simply because there is for
her no other alternative,
while the woman who is
wedded to her profession
in the thought of bettering
her own and the world’s
condition must gain the
respect which is naturally
accorded to those who
have an earnest purpose
in life and steadfastly
adhere to it. [Page 767]
I know it may be said that
this large opportunity for
women does not
necessarily imply greater
improvement on their part.
It may be said that women
in the future as in the past,
will still continue to live in
the narrow routine of a
circumscribed life or, if their
ambition takes a wider
range, it is in the direction
of richer apparel, daintier
food and costlier living. It
may be claimed, too, that in
many cases the great
advantage offered by the
so-called modern
improvements have only
led to greater complexity of
living and still greater
perplexity, and that the
added leisure furnishes
opportunity for added
frivolities. The justice of
the claim is admitted, but at
the same time I am right in
refusing to admit that the
latter class of women are
the representative women
of our time. On the
contrary, it is the women
who are making the
absolute best of
themselves and of their
fortunate surroundings who
are the truly
representative women of
our time. These evince the
latent bent, the tendency of
the masses, and the
success possible to all. A
tree is to be judged not
alone by its fruits, but by
its fairest fruits, because
these show its possibilities,
these show what the others
might have been if earth
and air and sunshine had
been graciously disposed,
and the noble-minded
women who are availing
themselves of the glad
privileges of the present
time are the truly
representative women
because they are those
who are shaping the
influences which are
affecting the masses
beneath them, and they are
representative women also
because all other women
would desire the higher
rational life if they only had
a consciousness of the joy
which the rational life alone
can give.
If there be any fear lest
this higher life, as we are
pleased to term it, and
these broader
opportunities for women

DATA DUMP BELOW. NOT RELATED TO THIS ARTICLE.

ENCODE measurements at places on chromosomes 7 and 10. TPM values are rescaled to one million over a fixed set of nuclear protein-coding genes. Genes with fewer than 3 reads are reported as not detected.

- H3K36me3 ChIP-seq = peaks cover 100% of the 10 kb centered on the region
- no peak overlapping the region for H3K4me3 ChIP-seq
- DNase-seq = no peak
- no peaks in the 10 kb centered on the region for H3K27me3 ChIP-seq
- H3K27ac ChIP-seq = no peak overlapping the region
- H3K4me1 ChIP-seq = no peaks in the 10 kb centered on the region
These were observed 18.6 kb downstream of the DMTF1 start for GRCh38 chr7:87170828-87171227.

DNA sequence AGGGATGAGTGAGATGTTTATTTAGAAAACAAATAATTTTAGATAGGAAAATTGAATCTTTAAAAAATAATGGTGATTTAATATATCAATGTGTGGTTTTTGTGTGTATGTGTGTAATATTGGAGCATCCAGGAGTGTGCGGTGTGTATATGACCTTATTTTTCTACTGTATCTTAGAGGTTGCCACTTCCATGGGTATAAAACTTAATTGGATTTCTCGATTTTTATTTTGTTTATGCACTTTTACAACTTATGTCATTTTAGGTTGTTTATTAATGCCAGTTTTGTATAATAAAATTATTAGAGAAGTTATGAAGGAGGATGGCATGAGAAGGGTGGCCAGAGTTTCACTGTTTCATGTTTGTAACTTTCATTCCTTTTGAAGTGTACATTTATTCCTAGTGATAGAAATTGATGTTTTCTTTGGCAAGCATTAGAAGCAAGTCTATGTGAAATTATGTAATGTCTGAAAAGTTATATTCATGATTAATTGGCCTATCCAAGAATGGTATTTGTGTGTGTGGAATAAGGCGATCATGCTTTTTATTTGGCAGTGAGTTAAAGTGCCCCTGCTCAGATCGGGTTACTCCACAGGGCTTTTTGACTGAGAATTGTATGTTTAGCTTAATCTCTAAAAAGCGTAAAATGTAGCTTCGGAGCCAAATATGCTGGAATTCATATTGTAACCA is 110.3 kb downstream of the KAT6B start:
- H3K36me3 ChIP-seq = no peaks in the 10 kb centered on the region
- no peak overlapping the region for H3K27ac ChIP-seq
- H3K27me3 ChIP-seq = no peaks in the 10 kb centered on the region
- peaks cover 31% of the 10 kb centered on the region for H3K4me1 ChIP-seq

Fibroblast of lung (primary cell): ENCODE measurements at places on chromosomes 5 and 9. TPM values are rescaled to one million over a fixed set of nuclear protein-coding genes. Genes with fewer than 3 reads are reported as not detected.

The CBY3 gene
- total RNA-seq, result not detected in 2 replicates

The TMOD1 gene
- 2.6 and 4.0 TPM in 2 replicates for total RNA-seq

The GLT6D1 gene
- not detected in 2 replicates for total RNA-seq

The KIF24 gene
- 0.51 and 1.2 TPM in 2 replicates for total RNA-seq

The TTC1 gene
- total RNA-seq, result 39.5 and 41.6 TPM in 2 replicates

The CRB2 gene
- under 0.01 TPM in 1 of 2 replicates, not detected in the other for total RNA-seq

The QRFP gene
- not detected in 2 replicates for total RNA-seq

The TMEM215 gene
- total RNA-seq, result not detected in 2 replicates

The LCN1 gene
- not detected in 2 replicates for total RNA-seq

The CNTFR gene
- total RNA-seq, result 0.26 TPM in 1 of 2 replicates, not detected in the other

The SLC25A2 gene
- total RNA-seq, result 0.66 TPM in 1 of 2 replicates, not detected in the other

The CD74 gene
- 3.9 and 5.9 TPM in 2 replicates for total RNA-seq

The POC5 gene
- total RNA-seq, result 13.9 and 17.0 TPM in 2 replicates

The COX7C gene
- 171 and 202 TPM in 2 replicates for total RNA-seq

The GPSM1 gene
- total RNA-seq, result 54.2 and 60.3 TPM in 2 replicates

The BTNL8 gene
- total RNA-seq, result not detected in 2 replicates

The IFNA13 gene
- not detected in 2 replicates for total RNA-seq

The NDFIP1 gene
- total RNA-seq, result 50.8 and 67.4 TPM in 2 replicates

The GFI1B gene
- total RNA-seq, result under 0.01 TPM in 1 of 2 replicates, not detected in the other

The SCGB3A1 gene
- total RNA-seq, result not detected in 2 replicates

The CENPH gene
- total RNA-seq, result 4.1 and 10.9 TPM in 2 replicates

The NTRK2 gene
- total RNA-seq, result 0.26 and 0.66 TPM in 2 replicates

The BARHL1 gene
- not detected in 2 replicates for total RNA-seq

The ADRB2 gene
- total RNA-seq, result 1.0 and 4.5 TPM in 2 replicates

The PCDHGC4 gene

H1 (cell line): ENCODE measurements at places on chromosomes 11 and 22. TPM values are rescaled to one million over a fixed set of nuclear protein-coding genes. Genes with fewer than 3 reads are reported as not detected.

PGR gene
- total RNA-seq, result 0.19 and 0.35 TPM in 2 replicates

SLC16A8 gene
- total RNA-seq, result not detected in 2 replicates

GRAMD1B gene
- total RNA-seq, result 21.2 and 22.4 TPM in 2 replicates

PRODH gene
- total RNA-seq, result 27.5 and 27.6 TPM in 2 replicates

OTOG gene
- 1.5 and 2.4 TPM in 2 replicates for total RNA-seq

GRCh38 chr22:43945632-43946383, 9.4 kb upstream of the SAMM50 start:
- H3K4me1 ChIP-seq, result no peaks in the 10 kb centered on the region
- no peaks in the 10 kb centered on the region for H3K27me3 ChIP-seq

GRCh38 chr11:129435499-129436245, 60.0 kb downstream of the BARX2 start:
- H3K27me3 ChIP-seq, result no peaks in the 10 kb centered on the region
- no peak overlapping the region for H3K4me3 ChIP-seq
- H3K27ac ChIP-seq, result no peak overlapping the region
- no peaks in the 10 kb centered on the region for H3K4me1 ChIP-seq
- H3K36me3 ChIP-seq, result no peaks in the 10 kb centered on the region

may lead them in time to the
extreme of ignoring
limitations of family life, and
of preferring the more
public career of business
or a profession, so that
family life would become
distasteful to the extent
that the welfare and
perhaps even the
existence of the race would
be in danger, we can
reassure ourselves with
the fact that nature will
take care of all that without
any anxiety on our part,
for “nowhere is she so
sensitive to encroachments
as in those matters which
lie at the foundation of life.”
We may cheat, distort and
circumvent her in other
respects, but nowhere is
she so keen, cunning, so
absolute and imperative as
in this determination for
life, this will to live, as
Schopenhauer expresses
it. Nor need there be any
fear lest these higher
opportunities open to
women shall take away
their tenderness, their
confiding trust, or any of
these finer qualities which
are usually termed
“womanly;” for the grace
which comes from strength
is far more graceful than
that which comes from
languor; the tenderness
which comes from efficient
sympathy is no less tender
because of its efficiency,
and the trust which is
based on a full recognition
of all that love and trust
and self-surrender imply is
certain to be more
permanent than the trust
that is based on ignorance.
I know the sweet illusions
that still adhere to the idea
of chivalrous devotion on
the part of man, and of
clinging dependence on the
part of woman, and this
might be well perhaps if
men were always strong
and women always young
and beautiful; yet even
here it is questionable
whether it were possible
for a woman to find lasting
happiness merely as a
passive recipient of loving
admiration, however
ardent, for so long as a
woman has a rational and
spiritual nature, so long
she fails of highest
happiness if these are lost
sight of. And further, grant
that these conditions of
devotion upon the part of
man and clinging
dependence on the part of
woman could be permanent,
it is questionable whether
such a state would be
healthful to either mind or
body, since this form of
selfishness, like any other,
is liable to die of its own
excesses. Furthermore, the
fates of the Juliets, the
Ophelias, the Desdemonas,
and of countless hosts of
other women who were all
that is gentle, sweet and
confiding, does not lead to
the belief that the fate of
such women is at all
enviable. On the other
hand, the tragic
consequences of all this
emotional fervor, this
unrestrained expression of
feeling, especially when
combined with artless
simplicity and utter
ignorance of what is worthy
to be loved, which, strange
to say, men and women are
so slow to learn; for this
frenzied emotion and
intensity is still hallowed
with the name of love, its
dicta are regarded
infallible, and that too in the
most important concerns of
life. [Page 768]
If the privileges now
afforded to women shall
lead them to more realistic
views in regard to the
affections, incalculable
results for good must in
eviably follow; for there is
no truth that men and
women need to see more
plainly than the fact that
the emotions and the
affections are to be kept
under wise control, and
they are of value only as
they are under control, and
that the infallibility of love
is not in proportion to its
intensity, but rather in
proportion to its
clearsightedness. How
plainly Dante saw this truth,
and how firmly he was
guided by it is evident from
what he says in the “Vita
Nuova,” after describing
his first meeting with
Beatrice: “I say that from